Obviously, as with RO, this process requires vessels and pumps and tests and time to prepare, so there capital and operating cost to be considered in either option. For planted tanks, phosphate supplement is needed as well.
1. http://www.seachem.com/products/product … icate.html
3. http://www.kentmarine.com/freshwater/co … -right.htm
4. http://www.seachem.com/products/product … brium.html
5. http://www.seachem.com/products/product … uffer.html
6. http://www.seachem.com/products/product … Guard.html
7. http://www.kentmarine.com/saltwater/fil … sponge.htm
Author’s note: Unfortunately, I have no connection with the companies whose products are listed here.
Note A: This form of division has strange results. One of the two daughter cells gets the large side of the shell, and produces a replacement smaller side of the shell, so is at least potentially the same size as the mother cell. But the other daughter cell, which got the smaller half-shell, produces a still smaller replacement half to fit just inside what it got from its parent. That process continues. This means that the average population member is getting smaller with each generation. That seems a sure route to extinction. But these algae have an alternative. When the cells hit a certain minimum viable size, they become sexual, and produce a much larger different type of cell that gives rise to standard sized cells, restarting the whole diminishing processes again. So this microscopic creature combines bacterial-style asexual division with a sexual generation to restore full size when needed.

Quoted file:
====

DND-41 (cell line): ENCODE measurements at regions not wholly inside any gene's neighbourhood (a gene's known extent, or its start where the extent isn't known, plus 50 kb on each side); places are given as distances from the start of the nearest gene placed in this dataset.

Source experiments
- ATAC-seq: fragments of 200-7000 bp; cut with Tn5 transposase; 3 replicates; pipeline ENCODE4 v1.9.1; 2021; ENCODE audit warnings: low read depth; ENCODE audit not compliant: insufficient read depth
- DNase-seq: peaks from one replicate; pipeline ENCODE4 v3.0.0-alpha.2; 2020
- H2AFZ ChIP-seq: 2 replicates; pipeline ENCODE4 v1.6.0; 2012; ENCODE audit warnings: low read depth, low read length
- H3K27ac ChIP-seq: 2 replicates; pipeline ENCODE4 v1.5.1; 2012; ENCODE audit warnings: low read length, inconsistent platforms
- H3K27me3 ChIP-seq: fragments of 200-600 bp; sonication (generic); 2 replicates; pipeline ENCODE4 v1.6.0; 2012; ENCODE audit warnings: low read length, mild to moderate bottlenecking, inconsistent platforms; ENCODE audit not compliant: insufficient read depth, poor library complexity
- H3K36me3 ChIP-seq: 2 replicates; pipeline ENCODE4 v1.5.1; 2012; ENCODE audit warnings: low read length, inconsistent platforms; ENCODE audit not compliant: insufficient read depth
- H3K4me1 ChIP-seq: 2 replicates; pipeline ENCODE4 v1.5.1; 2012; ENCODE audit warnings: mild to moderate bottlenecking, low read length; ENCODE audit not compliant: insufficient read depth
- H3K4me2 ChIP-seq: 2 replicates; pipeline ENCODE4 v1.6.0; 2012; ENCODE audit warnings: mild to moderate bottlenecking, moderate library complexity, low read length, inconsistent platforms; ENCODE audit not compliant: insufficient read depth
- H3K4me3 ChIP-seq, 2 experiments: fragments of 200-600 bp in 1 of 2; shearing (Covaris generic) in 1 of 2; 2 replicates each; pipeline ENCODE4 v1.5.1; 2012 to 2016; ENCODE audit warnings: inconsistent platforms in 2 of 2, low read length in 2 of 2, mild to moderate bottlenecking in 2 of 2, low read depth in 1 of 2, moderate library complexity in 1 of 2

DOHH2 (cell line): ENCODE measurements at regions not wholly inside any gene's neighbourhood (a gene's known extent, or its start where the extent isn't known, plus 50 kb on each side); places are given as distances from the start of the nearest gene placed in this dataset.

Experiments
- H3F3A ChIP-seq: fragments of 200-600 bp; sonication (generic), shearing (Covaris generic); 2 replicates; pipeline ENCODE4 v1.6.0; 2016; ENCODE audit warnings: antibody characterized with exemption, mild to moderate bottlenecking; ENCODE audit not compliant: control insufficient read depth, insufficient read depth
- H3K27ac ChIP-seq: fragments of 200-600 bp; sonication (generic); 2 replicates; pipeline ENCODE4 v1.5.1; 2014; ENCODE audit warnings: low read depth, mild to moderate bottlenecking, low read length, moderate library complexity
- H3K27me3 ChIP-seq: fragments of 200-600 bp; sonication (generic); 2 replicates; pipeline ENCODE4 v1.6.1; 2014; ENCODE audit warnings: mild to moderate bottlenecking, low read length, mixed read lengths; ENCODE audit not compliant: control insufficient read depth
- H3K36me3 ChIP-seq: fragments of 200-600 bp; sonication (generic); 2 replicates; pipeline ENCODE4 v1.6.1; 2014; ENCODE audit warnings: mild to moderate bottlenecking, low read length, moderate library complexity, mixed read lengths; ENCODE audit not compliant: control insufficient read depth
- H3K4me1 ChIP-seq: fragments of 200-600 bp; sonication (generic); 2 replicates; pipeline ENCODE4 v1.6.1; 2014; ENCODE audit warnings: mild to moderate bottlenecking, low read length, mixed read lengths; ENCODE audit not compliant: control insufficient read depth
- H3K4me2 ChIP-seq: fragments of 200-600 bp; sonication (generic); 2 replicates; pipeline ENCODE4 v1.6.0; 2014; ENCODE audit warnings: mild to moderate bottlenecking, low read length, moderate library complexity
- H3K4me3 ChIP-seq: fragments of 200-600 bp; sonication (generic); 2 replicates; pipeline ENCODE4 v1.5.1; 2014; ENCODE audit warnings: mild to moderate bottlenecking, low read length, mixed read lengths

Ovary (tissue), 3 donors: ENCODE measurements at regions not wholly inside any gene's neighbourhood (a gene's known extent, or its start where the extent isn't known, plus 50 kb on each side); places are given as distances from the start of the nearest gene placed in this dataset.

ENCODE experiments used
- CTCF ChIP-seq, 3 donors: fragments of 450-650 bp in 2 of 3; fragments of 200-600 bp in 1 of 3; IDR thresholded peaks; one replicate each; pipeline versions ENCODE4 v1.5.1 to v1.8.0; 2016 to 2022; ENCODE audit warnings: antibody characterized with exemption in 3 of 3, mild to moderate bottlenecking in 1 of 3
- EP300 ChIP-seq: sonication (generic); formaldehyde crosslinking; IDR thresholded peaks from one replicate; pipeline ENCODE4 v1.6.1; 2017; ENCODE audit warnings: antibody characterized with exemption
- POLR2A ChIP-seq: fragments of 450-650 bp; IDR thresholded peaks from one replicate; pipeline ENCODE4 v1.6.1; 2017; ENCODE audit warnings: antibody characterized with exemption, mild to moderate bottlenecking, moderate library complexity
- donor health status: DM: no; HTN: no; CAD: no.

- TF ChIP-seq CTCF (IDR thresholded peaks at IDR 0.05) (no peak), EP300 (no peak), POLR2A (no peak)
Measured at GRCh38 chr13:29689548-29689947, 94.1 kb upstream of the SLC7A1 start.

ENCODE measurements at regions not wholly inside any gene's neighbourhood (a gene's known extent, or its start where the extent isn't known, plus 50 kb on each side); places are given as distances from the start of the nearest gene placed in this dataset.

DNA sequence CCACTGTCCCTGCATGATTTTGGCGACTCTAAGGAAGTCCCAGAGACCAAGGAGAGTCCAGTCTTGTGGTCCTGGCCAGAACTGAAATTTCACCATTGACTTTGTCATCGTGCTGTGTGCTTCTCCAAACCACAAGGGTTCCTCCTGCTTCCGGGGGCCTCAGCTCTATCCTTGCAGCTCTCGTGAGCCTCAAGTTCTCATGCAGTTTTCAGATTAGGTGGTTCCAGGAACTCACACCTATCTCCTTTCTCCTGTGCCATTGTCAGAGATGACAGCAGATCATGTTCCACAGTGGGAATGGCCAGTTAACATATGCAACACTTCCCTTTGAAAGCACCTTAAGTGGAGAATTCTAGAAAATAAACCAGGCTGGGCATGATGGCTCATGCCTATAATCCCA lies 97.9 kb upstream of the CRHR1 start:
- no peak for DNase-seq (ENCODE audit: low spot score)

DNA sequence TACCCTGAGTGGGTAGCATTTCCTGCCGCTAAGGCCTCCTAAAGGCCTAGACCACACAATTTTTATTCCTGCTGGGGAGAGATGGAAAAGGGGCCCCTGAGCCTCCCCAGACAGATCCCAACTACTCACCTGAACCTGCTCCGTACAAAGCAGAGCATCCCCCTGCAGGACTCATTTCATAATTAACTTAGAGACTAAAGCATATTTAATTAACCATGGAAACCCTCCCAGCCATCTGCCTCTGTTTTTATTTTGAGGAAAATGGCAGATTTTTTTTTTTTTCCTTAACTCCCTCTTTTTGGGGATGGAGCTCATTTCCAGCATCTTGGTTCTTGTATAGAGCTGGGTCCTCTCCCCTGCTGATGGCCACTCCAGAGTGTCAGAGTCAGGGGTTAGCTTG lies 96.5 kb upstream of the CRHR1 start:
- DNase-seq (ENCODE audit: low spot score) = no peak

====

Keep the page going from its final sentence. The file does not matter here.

Note B: Carbon-fixers are organisms that can “fix” atmospheric carbon from CO2 (or dissolved CO2 gas in water) into organic molecules. These are the aerobic critters that help start the food chain for the rest of the life forms here on this planet. This large group includes algae of all sorts, photosynthetic bacteria, etc. and all the higher photosynthetic life forms that we know as plants. A similar major base group is the nitrogen fixers, which may or may not overlap the carbon fixation group.
Note C: These geologic deposits, originally formed in shallow seas eons ago, are our source for diatom powder, which we use in specialized filtration techniques for very fine particle capture. There are many uses for this material in science and industry. These shells are not solid as are clamshells, oyster shells, or scallop shells which are more familiar to us, but have many tiny pores which in the living creature intake nutrients and expel wastes. In the ancient shells, many broken up by pressure and time, these microporous and the broken shell fragments provide us with micron to sub-micron particle capture.